Eleven-year-old Cupcake Brown woke up on the bicentennial
and found her mother still in bed. She struggled to wake her up, pushing and
pulling until she managed to tug her mother’s lifeless corpse onto her own
small body, crushing her beneath its dead weight. After squeezing out from
under her mother, Cupcake calmly walked over to the phone and called her aunt Lori.
“Lori, my momma’s dead.”
Here is the threshold of a hell for young Cupcake. Rather
than being allowed to live with the man she believed to be her father—who turns
out to have been her stepfather—she is forced into a foster home where the kids
were terrorized, the refrigerator padlocked, and Cupcake sexually abused. She
eventually fled the house, only to find herself wandering from misadventure to
misadventure in the “system,” while also developing a massive appetite for
drugs and alcohol, an appetite she paid for by turning tricks. She settled down
in Los Angeles and found a home in the Crips, where she was taken in and
befriended by gangsters like the legendary “Monster” Kody Scott. For the first
time she found a family, but when Cupcake was blasted in the back with a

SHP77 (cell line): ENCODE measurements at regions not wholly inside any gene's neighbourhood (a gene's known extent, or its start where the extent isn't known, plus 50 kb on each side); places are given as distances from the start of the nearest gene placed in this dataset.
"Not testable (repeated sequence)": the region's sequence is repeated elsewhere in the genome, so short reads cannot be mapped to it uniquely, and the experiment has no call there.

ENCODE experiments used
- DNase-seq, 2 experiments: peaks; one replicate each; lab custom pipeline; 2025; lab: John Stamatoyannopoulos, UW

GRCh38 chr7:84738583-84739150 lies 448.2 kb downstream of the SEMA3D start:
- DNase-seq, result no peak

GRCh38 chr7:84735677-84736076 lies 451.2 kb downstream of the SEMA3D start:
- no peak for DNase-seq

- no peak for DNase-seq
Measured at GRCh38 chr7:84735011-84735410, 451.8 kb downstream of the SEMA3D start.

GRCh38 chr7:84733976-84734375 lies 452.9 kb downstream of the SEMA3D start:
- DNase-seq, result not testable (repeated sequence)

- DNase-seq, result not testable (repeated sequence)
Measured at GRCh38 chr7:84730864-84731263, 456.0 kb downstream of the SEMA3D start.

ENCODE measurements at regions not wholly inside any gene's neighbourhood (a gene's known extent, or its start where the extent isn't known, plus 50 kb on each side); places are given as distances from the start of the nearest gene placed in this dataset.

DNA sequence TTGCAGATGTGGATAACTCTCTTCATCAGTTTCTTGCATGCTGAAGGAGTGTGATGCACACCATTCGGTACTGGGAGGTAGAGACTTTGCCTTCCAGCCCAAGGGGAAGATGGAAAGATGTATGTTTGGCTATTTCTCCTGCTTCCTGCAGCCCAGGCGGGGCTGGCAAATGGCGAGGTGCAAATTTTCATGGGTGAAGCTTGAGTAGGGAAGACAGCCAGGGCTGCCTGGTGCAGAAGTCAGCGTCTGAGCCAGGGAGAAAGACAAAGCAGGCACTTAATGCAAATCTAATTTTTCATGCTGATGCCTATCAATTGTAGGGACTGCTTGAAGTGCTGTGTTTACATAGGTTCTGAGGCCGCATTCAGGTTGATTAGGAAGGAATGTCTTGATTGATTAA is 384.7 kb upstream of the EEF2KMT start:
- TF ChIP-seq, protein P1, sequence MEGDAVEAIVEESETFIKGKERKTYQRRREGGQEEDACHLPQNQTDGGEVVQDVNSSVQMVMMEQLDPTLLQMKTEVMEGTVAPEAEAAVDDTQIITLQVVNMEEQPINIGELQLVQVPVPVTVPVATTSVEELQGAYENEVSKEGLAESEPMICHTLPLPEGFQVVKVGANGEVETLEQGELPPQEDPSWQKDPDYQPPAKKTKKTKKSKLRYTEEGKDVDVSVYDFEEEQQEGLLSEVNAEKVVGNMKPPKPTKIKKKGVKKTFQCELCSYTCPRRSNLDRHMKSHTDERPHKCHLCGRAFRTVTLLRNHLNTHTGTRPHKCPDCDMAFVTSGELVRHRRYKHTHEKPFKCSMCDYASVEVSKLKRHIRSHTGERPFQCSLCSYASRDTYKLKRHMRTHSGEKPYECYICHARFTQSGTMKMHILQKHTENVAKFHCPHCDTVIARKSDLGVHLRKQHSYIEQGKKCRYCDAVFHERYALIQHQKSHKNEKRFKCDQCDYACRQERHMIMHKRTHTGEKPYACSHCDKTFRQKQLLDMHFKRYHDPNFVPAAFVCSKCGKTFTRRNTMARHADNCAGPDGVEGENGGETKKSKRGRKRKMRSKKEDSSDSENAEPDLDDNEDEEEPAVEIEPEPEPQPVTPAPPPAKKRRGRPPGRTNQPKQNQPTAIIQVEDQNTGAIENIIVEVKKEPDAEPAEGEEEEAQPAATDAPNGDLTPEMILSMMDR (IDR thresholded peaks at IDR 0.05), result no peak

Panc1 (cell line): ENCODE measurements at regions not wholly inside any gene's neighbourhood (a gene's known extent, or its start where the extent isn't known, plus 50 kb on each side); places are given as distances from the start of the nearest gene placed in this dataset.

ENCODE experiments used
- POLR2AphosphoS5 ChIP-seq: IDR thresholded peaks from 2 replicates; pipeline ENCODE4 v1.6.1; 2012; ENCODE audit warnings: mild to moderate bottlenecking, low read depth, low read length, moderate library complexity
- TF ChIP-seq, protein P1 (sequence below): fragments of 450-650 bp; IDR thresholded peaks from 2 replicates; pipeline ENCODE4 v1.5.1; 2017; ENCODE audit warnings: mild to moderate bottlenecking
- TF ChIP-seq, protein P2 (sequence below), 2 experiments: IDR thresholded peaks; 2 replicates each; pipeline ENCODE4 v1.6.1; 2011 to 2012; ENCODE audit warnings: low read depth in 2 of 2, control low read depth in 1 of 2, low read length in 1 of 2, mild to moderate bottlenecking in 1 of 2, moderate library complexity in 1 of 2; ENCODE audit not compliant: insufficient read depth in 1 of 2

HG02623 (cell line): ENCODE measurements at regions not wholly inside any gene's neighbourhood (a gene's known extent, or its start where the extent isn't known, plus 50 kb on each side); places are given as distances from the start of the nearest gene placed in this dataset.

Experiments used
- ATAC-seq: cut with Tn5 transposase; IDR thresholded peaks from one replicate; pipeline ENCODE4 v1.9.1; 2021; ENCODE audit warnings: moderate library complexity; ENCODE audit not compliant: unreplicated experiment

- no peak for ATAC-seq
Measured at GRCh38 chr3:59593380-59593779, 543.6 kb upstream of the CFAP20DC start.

12-gauge shotgun, she was once more taken in by the system.
At sixteen, her stepfather reenters her life and engineers
an “emancipation,” in which the courts declare her an adult and free her,
finally, from the child welfare system. Cup takes advantage of her new freedom
to start a drug-dealing operation with her stepfather, who also manages a
stable of colorful prostitutes. Soon she meets a man, falls in love, and gets
married. He convinces her to get a real job and learn to speak proper English—but
he also abuses her and introduces her to crack cocaine. Cupcake flits from job
to job, miraculously, given that she never fails to show up without some
cocktail of narcotics floating in her system.
She hits rock bottom when, in desperation, she steals crack
from her drug dealer. He beats her nearly to death, rapes her, and then leaves
her body behind a dumpster. Cupcake wakes up days later, not sure of how she
ended up in this state and from that moment begins to turn her life around. She
was adopted by a lawyer who ran the law firm where she “worked,” and slowly he
assisted her in kicking the habit—with the help of an eccentric group of fellow
addicts who became, at last, a family to her—and catching up on her education.
With the support of her new family, she eventually goes all the way to law school
(although not without a few additional misadventures along the way) and joins
one of the top law firms in the country.
Cupcake’s story is an inspiring, at times hilarious, often disturbing,
and deeply moving account of a singular woman who took on the worst of
contemporary urban life and survived it with wit and a ferocious will. It
updates classic memoirs like I Know Why
the Caged Bird Sings and Makes Me
Wanna Holler, and gives a bold and gritty spin to contemporary memoirs like
Finding Fish. At the center of it,
Cupcake is a charming and inspiring narrator through the inferno of her life.
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